The Federal Communication Commission's (FCC) vote in favor of new net neutrality rules
has numerous hurdles to overcome as opponents map out legislative and legal challenges, The Hill
"In the words of F. Scott Fitzgerald, never confuse a single defeat for a final defeat," FCC Commissioner Ajit Pai — one of the agency's two Republicans who voted against the rules — said after Thursday's vote, according to The Hill.
"There are multiple battles ahead and I believe that we will win the war."
The FCC's new regulations will, for the first time, regulate the Internet like a public utility as a way to enforce a level playing field for content providers.
But opponents, many of whom are Republican, insist the rules are an unlawful "power grab" that will pave the way to heavy-handed regulation while stifling innovation.
Just a few hours after the FCC's vote last week, a group of 21 House Republicans advanced a "fast track" vote to block the regulations using the Congressional Review Act, though a similar move in 2011 did not succeed, according to The Hill.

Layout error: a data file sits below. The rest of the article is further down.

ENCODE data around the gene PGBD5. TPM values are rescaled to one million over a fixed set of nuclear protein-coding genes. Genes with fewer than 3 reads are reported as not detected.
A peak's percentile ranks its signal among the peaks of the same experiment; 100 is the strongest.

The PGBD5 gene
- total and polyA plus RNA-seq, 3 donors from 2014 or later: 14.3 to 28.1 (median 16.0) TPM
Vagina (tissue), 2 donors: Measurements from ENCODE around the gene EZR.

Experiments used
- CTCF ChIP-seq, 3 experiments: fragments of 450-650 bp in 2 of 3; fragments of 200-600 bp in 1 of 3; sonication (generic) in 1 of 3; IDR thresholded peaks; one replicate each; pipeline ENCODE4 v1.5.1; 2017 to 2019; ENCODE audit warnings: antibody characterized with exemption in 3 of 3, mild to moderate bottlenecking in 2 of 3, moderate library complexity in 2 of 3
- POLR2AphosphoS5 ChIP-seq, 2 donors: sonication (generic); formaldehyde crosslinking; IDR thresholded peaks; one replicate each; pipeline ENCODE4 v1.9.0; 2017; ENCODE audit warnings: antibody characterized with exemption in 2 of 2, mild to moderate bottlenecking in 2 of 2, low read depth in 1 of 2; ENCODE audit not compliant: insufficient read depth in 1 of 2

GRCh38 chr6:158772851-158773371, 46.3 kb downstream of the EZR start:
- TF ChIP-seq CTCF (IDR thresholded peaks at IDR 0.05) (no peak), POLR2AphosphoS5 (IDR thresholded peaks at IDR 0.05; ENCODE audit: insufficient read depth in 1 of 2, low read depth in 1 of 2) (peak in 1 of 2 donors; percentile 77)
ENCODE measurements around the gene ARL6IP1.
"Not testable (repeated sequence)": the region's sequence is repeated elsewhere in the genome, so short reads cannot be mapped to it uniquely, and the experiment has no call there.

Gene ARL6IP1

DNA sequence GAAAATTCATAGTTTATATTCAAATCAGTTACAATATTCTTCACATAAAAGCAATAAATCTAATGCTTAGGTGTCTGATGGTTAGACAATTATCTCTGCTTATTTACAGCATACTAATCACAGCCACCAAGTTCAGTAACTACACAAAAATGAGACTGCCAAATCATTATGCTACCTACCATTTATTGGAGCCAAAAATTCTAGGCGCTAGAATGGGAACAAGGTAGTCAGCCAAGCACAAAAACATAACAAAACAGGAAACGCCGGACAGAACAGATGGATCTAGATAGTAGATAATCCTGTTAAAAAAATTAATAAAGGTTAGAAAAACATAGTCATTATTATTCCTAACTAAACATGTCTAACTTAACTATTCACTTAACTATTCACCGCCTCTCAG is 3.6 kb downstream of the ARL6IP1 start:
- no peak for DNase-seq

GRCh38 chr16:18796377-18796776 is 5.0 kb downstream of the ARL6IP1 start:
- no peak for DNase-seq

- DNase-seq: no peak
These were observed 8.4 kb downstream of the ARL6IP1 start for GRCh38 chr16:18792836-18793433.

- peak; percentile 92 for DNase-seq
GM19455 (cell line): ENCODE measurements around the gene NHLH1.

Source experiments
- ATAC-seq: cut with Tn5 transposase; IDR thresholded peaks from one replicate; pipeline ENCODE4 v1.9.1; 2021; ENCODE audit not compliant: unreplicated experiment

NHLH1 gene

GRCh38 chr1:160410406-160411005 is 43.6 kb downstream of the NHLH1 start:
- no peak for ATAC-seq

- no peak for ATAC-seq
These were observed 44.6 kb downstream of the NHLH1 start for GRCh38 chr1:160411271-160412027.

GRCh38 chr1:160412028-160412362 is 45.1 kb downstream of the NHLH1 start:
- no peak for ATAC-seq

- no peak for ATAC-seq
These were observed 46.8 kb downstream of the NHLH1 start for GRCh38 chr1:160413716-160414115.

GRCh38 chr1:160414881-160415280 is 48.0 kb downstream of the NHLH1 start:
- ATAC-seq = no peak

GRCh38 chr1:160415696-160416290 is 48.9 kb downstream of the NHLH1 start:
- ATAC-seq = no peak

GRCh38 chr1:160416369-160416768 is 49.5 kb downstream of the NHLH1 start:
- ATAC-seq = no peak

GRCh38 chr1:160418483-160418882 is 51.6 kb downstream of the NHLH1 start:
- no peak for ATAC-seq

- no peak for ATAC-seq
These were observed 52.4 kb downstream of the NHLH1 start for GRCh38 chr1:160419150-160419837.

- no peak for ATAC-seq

"OK great, so we go do that," Oregon GOP Rep. Greg Walden, chairman of a House subcommittee on technology, told C-SPAN. "We might, it is a tool in the tool chest. But that requires President Obama to sign it. So what do you think the odds are that he is going to sign the repeal of what he just forced down the FCC."
Speaker John Boehner insisted that Republicans will be working to undo the new rules.
"Republicans will continue our efforts to stop this misguided scheme," he said, according to The Hill.
Another legislative avenue is to try to prevent the FCC from directing any funds toward the implementation of the rules, The Hill said.
Still other Republicans are working on their own legislation that would ensure net neutrality but prevent the FCC from reclassifying the Internet and restrict other of its legal powers.
Regardless of which approach is pursued, the president will likely veto any efforts to undermine the FCC's new rules.
Supporters of the rules say they do not believe the efforts to overturn them will be successful.
"People will try all kinds of things, but I'm confident the message is going to be delivered to Capitol Hill that this is a very popular thing with the American public," Free Press president Craig Aaron said, according to The Hill.
Meanwhile, industry groups plan to seek redress in the counts, where they prevailed in 2010 against a proposed set of FCC rules.
Nevertheless, FCC Chairman Tom Wheeler has insisted that he believes the new rules would stand up to a court challenge.
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